Can these neighbors get on the same page?


Several politicians in South Korea and Japan have begun exploring the possibility of a joint history textbook between their nations and China. But given the lingering differences over issues ranging from past wars to current territorial claims, the proposal faces numerous hurdles.

Members of South Korea’s ruling Grand National Party met informally in Seoul this month with counterparts from the majority Democratic Party of Japan. One of the main topics was whether a joint history textbook could now be developed with government cooperation.

Kang Yong-seok, a GNP lawmaker, was among the South Korean politicians who approached the Japanese.


“We [told DPJ] members that it would be very meaningful to write a common textbook,” Kang said, citing a history textbook created through German-French cooperation.

“We didn’t think the idea was impossible, but the countries have been unable to agree on historical matters,” said DPJ member Masashi Mito. “We agreed to revisit and delve into the differences of historical perspectives and look into how realistic such a project can be.”

Unrelated to the talks between the politicians, Japanese Foreign Minister Katsuya Okada told reporters at the Foreign Correspondents’ Club this month that a trilateral textbook could help mend fences on historical matters.

“It would be ideal for the [three] nations to have a common textbook, although actually taking that route may be far off,” Okada said.

His comments received a favorable response in Seoul.

“We highly appreciate Foreign Minister Okada’s suggestion, considering that it is important for younger generations in Korea, China and Japan to have a correct understanding of history,” South Korean Foreign Minister Yu Myung-hwan said at a news briefing.

In the past, neighboring countries have criticized Japan for its efforts to whitewash its colonial occupations. But the DPJ, which recently rose to power in Japan, has a different outlook.


For example, it has opposed the former ruling party’s official visits to the Yasukuni shrine, where many of the nation’s veterans are buried, including convicted war criminals. Prime Minister Yukio Hatoyama’s pledge to not pay homage at the shrine has been welcomed by other Asian nations.

“It is a leap that Japan started talking about this issue publicly,” said Yang Mi-gang, who worked on a privately published Korea-Japan-China history book available in each of the countries.

The book, “History That Opens the Future,” was written by several dozen scholars from China, South Korea and Japan in 2005, and revised in 2006.

“Writing a common textbook at the government level is daunting because all of those participating in this may act as if they were representatives from national [sports] teams,” Yang said.

Zhixin Wang, an education professor at St. Thomas University near Osaka, Japan, participated from the Chinese side for the book Yang worked on.

“I think a joint history textbook might be a near-impossibility in the present climate,” Wang said. “The countries will have to work out disputed claims over the islands of Senkaku [known as Diaoyutai in China] or the islands of Takeshima [known as Dokdo in South Korea].”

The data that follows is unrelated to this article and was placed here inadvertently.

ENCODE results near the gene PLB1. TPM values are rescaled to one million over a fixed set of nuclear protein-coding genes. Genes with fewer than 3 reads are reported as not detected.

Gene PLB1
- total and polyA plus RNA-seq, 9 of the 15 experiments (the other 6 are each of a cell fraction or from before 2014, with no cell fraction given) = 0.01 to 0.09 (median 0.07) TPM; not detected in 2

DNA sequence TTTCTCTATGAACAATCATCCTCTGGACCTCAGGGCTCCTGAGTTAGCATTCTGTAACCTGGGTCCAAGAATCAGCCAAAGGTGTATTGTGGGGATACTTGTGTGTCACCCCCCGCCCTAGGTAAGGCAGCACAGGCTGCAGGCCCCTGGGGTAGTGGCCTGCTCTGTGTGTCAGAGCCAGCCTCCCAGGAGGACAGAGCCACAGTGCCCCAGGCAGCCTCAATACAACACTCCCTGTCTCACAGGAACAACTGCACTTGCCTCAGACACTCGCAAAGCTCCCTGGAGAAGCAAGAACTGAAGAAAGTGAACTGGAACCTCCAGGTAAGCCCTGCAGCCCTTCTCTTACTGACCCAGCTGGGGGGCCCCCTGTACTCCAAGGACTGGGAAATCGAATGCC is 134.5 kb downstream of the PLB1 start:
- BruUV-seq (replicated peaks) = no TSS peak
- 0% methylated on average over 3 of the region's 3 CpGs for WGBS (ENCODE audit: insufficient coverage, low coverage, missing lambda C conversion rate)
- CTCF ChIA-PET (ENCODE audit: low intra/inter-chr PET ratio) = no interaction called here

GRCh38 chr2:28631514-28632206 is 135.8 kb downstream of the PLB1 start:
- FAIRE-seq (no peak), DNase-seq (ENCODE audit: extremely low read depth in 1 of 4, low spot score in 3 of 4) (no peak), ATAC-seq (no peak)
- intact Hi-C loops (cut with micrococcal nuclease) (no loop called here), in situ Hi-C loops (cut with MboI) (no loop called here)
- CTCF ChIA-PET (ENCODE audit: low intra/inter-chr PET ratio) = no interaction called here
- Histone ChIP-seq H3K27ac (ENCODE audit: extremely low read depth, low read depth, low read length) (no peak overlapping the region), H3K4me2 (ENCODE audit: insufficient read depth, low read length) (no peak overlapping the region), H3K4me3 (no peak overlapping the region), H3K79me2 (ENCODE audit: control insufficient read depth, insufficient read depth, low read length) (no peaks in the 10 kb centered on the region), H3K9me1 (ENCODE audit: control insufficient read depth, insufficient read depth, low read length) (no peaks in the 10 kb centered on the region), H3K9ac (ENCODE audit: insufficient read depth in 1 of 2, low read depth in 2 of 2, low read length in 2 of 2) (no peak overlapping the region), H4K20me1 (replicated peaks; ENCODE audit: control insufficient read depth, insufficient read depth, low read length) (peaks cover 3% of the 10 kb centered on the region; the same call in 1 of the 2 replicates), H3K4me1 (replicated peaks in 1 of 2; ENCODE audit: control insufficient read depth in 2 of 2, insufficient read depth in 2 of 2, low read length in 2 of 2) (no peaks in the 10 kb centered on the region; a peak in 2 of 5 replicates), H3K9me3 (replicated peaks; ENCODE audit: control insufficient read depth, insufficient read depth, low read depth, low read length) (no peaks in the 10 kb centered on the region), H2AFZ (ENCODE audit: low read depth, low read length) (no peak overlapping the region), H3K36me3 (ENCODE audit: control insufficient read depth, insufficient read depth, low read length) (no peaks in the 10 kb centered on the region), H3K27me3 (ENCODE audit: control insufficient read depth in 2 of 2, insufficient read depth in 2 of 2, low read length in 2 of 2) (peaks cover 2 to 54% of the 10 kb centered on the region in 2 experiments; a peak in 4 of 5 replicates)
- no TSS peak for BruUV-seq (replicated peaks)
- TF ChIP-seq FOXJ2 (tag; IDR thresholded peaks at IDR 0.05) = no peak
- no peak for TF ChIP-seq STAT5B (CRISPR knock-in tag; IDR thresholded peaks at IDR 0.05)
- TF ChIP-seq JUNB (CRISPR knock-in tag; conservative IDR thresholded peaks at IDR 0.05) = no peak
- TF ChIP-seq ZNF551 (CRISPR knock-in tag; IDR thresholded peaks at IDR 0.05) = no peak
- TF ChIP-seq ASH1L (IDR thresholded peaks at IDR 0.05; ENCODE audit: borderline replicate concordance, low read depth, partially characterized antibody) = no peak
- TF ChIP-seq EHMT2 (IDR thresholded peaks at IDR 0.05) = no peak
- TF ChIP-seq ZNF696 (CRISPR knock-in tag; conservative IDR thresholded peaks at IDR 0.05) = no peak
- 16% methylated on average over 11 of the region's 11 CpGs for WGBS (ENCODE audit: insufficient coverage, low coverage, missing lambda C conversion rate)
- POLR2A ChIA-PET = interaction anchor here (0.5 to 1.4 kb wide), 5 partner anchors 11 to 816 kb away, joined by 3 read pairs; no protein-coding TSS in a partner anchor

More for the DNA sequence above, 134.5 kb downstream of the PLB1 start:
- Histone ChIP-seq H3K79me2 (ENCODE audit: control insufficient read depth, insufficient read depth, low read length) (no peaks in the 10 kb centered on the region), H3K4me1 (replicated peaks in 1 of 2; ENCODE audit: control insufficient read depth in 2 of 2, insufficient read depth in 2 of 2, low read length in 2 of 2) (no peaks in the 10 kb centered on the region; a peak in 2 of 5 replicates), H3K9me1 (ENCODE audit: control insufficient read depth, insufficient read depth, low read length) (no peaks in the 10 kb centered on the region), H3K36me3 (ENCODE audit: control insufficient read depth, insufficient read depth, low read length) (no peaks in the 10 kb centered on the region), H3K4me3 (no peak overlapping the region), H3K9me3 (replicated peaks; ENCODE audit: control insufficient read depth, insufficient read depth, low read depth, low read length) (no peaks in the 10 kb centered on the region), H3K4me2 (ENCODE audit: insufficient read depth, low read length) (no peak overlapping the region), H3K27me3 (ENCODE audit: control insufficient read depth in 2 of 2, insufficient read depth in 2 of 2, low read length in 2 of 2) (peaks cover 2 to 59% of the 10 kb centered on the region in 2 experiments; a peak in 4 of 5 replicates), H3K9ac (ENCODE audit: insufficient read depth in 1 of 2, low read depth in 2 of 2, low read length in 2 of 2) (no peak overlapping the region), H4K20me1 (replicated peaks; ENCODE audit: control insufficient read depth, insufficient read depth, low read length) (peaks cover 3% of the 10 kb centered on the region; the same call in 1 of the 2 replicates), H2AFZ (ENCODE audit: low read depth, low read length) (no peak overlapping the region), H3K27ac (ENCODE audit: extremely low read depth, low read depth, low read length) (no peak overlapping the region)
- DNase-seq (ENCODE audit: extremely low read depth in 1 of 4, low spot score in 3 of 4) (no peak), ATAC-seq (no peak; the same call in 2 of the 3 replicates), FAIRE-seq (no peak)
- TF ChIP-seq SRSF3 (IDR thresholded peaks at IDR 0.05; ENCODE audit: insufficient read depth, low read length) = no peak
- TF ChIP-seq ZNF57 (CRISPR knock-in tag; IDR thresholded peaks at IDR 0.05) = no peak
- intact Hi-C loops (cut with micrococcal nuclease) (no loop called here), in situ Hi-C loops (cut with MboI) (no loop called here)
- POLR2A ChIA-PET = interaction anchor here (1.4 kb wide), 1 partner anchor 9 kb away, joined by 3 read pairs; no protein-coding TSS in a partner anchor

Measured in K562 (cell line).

The territorial disputes are exacerbated by potentially rich undersea oil and gas fields.

Kimihiko Sato, a history professor at Tokyo University of Foreign Studies, said obstacles between Japan and South Korea might be easier to resolve than those between Japan and China.

“One problem is Chinese scholars cannot freely state their opinions, and it’s very difficult to formulate a unified view with them,” Sato said.

The Japan-China Joint History Research Committee is a prime example. Formed by scholars in 2006, the panel held its third and most recent meeting in January 2008. A fourth meeting was set for last September, but the Chinese side abruptly canceled a day before the event.

Shinichi Kitaoka, a political science professor at the University of Tokyo, is the co-chair of the committee.

“The Chinese told us, ‘We can’t tell you the reason why we need to postpone,’ ” Kitaoka said.

Japan hopes the meeting can be rescheduled before year’s end.

Son Seung-cheul, a history professor at Kangwon National University and a member of the South Korea-Japan committee, which began work in 2002, said that talks between China and Japan bogged down over differing views on the Nanking massacre.


In that atrocity, tens of thousands of Chinese civilians and soldiers in and around the city -- now known as Nanjing -- were raped and killed by the Imperial Japanese Army beginning in late 1937.

Son also noted that Germany and France’s common textbook came decades after the nations began broad talks over their relations, with the first volume finally published in 2006. The Asian project could be similarly drawn out.

The best approach is to have projects at the private level, among scholars, and leave the government out of it, said Sato, the Tokyo professor.

GNP lawmaker Kang said one way to do that would be for the three countries to write their own perspectives for one book, or to each describe their own country’s historical events.

“Some might see this plan as difficult to realize,” Kang said. “However, once details are laid out, related government ministries would move in with sufficient funds from three states.”


Park is a news assistant in The Times’ Seoul Bureau and Nagano is a special correspondent.